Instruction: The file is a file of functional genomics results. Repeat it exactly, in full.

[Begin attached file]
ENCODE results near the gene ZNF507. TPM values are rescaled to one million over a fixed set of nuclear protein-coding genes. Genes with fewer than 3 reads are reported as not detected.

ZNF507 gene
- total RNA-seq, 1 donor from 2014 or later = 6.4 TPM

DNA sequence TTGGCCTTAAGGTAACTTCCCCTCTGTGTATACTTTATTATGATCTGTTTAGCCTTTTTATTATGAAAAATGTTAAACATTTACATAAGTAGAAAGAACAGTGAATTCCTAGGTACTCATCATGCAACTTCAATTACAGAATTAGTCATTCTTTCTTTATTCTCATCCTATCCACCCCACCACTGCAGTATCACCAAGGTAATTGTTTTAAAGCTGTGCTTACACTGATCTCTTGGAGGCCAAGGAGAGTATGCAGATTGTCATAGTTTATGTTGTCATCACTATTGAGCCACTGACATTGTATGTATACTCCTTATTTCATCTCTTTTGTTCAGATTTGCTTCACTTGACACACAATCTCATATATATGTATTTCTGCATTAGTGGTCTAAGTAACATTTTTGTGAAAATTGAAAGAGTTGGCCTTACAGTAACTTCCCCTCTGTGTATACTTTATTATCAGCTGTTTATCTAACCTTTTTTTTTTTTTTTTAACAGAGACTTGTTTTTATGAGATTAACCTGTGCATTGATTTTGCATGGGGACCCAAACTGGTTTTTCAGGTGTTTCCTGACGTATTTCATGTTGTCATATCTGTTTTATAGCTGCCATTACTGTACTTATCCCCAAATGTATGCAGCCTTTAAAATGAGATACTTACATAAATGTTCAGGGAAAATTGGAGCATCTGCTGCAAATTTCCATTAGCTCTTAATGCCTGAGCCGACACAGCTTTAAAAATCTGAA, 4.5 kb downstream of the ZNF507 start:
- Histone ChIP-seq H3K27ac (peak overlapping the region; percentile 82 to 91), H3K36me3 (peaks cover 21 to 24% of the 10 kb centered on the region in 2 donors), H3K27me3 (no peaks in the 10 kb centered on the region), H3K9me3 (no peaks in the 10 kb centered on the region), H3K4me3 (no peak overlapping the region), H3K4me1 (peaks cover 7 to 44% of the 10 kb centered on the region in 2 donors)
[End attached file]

ENCODE results near the gene ZNF507. TPM values are rescaled to one million over a fixed set of nuclear protein-coding genes. Genes with fewer than 3 reads are reported as not detected.

ZNF507 gene
- total RNA-seq, 1 donor from 2014 or later = 6.4 TPM

DNA sequence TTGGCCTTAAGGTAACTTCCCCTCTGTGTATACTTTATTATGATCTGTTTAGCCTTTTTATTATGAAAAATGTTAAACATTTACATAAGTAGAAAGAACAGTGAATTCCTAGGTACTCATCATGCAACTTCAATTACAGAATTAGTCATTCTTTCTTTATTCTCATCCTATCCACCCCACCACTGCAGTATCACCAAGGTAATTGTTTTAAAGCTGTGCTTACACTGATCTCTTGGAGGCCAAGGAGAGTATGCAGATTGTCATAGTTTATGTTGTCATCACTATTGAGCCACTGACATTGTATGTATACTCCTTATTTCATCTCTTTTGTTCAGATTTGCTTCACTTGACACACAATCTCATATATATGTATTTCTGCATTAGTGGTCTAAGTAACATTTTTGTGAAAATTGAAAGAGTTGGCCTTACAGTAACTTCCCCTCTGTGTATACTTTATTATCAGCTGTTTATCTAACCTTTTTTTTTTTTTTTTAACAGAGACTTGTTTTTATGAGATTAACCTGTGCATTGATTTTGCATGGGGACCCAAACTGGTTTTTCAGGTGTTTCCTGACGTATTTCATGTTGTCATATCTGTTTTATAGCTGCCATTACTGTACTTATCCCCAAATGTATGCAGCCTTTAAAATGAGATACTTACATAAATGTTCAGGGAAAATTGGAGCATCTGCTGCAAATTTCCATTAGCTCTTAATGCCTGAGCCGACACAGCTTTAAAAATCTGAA, 4.5 kb downstream of the ZNF507 start:
- Histone ChIP-seq H3K27ac (peak overlapping the region; percentile 82 to 91), H3K36me3 (peaks cover 21 to 24% of the 10 kb centered on the region in 2 donors), H3K27me3 (no peaks in the 10 kb centered on the region), H3K9me3 (no peaks in the 10 kb centered on the region), H3K4me3 (no peak overlapping the region), H3K4me1 (peaks cover 7 to 44% of the 10 kb centered on the region in 2 donors)